Banjo VSTS might not sound like the most popular type of virtual instruments, however, when you find yourself working on a folk track, country track or bluegrass, they are just what you need.
My opinion is that there are a couple of great options for banjo VSTS. There aren’t a ton of great options yet, but if you found yourself in a pinch, you’ve come to the right place.
Are you a fan of VSTS? Check out these guides I’ve written on various VSTS and equipment.
- Trumpet VSTS
- Guitar VSTS
- Bass Guitar VSTS
- Electric Piano VSTS
- Harmonica VSTS
- Mandolin VSTS
- MIDI Controllers
Before we dive into my favorites, let’s take a look at what makes a good banjo VST.
What Are Banjo VSTS?
Banjo VSTS are in simple terms, virtual banjos. Their job is to emulate a real banjo in every single way. This means from effects, to the dynamics, and to the strumming patterns. The best ones do a fantastic job of capturing an organic and rich tone.
What To Look For
Sound: You want to find and watch videos prior to purchasing banjo VSTS. The worst thing in the world is purchasing something only to end up hating the sound of it.
Dynamics: Make sure that the reviews on the VST mention the dynamics of it. You want these to sound as realistic as possible.
Memory: How much memory your VSTS take up is important as you don’t want to completely bog down your PC or macbook. Some VSTS can take up enormous amounts of memory.
Price: The price is important as you don’t want to spend too much if you don’t have a lot of experience.
Who Would Use Banjo VSTS?
Modern producers who are looking to create folk, country or bluegrass-inspired music. You see a good amount of banjos being used in music today and the great thing is that they truly range from campfire songs to huge hits in music.
In my opinion, you can use banjo VSTS in a ton of different styles of music. Especially with today’s trend of modern production being kind of all over the place and unique. Look at a band like Mumford and Sons. They use the banjo in most of their music and they are gigantic.
My Experience With Banjo VSTS
I have had the opportunity to try out the few VSTS that I mention in this post. There aren’t a ton of options currently, however, I am happy with the ones that I mention.
I’ve had a lot of fun writing new songs and ideas using different VSTS and for whatever reason I have gravitated towards the banjo for certain songs. Obviously it’s not perfect for every song or idea, but you never know when you’re going to need it.
Best Banjo VSTS
Jazz & Big Band 3 is a great VST that is by the company Garritan. The thing about this plugin is that it contains way more than just a banjo. It’s a massive library that gives you a ton of bang for your buck.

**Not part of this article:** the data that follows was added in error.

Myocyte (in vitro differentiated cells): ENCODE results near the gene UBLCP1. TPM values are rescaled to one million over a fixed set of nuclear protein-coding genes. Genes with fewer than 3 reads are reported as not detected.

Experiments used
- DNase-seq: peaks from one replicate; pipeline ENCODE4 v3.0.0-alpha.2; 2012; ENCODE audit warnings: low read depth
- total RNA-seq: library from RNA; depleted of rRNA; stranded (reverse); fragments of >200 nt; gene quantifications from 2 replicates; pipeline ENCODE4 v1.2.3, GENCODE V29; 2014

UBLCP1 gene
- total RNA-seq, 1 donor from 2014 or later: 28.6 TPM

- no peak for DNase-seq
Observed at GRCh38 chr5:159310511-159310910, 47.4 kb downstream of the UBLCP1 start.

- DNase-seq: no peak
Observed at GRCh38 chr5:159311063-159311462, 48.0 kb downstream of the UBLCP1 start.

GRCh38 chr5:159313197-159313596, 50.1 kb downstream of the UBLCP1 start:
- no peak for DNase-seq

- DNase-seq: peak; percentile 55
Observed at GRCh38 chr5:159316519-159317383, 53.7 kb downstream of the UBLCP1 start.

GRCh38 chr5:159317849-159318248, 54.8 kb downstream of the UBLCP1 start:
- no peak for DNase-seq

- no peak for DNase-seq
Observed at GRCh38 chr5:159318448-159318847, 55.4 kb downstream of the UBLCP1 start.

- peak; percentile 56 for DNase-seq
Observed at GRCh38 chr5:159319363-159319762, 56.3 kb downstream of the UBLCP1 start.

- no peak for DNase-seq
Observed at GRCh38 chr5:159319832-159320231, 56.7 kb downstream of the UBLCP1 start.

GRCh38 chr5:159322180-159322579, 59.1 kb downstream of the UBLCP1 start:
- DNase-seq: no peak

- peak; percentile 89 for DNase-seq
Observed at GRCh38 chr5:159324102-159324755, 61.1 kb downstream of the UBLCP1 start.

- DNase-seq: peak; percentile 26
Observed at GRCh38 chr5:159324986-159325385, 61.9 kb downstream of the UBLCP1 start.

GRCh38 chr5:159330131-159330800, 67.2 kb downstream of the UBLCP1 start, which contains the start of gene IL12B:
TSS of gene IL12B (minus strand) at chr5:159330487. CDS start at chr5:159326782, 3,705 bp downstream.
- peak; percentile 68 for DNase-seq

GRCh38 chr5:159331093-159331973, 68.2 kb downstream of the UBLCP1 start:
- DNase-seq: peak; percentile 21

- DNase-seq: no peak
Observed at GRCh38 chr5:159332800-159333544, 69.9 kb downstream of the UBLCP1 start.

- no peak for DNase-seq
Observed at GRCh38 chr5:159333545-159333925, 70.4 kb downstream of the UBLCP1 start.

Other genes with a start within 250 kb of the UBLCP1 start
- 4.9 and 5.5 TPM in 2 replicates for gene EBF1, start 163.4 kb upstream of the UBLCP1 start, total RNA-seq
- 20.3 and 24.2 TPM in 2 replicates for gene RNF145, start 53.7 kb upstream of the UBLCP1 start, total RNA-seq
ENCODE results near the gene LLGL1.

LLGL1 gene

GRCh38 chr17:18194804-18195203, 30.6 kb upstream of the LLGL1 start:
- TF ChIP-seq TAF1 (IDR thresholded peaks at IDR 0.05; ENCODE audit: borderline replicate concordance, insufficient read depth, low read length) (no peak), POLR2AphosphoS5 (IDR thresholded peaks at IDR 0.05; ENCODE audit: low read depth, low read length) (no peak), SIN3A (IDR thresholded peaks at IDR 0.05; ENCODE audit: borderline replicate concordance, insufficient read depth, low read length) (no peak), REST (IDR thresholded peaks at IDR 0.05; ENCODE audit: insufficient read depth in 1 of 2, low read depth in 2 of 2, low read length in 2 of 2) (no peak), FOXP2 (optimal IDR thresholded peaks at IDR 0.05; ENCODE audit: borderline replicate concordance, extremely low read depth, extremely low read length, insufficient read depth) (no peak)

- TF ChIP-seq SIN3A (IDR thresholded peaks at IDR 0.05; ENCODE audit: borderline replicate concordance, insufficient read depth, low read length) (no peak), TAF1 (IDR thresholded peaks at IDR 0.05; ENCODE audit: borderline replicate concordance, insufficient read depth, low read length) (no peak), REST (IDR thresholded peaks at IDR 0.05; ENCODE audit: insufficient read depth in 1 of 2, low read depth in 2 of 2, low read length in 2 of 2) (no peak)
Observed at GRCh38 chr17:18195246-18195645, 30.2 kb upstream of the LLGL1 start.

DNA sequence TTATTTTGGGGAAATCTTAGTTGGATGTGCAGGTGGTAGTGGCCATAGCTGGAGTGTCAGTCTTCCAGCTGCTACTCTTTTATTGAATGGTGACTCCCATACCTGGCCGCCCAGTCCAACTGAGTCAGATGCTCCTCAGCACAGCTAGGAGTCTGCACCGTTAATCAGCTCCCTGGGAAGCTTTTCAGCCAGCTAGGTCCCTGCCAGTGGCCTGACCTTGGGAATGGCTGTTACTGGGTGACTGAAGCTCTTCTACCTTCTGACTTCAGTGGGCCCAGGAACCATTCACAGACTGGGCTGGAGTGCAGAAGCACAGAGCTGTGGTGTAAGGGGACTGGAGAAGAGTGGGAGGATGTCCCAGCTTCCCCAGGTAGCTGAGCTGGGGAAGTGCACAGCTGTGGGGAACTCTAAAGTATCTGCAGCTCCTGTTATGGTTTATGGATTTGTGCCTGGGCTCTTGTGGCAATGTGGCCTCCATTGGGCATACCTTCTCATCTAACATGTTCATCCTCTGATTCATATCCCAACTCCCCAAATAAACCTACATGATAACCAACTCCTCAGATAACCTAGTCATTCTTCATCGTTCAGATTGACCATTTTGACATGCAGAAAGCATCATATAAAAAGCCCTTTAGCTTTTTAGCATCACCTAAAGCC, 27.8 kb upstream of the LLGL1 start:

With this being said, I actually really love the sounds in this library, especially the banjo. This VST is powered by the player Aria, so you don’t have to purchase an additional player like Kontakt.
This also works with all major DAWS so you won’t have to worry about it not being compatible. You can also use certain free DAWS with this VST.
The sound department is really great with the Jazz & Big Band 3. The banjo sounds pretty awesome, and you will find yourself also experimenting like I did with all of the other virtual instruments included.
Overall, you get a lot of bang for your buck here. If you’re only purchasing for a banjo VST it is still a good choice as you get a gigantic library. A lot of other options will be about half the price, but they only come with a banjo.
Mistfit Banjo VST – 8dio
I frequently find myself going back to 8dio VSTS. I think this plugin in particular is fairly realistic. Personally, I think this might be the overall best sounding banjo VST, however, people may find this pricy as it’s just one instrument.
You will need the full version of Kontakt 5.5 or better in order to use this. This could be considered a negative if you’re not a fan of the Kontakt player for some reason. I personally think Kontakt is the best player, however, it’s expensive.
Personally, I think this is the best sounding banjo VST currently available. The dynamics are completely on point and you can change up the styles of your songs big time with this.
Are you new to music production? Check out my favorite instruments to learn for production above.
This is a great plugin that I think you can get a lot of use out of. With that being said, I would only recommend purchasing this if you think you’ll be using it a lot.
Banjodoline – Free Banjo VST
Banjodoline is a free banjo VST and it is the only one that I have found that is currently worth it. This isn’t going to blow you away, but you get a few different stringed instruments that you can add to your arsenal.
If you’re someone who is looking for free options, this is actually a pretty great choice.
I mentioned above that I don’t believe this is going to blow you away with its sound. With that being said, it’s not bad at all for a free option. This is something you can download and start using instantly for free. It’s hard to complain when things are free in my opinion.
Overall I think this is a great choice for people looking to test the waters. It’s easy to use and it downloads pretty quickly as well. If you’re not happy with this, try out one of the paid options above.
The good and bad thing with banjo VSTS is that there aren’t a ton of options yet. There will be more and I do believe they will get better in sound. With that being said, the few options that I gave you I truly believe are the best options.
I hope this article helped you find a choice that fits your needs. Leave a comment below if you found this helpful.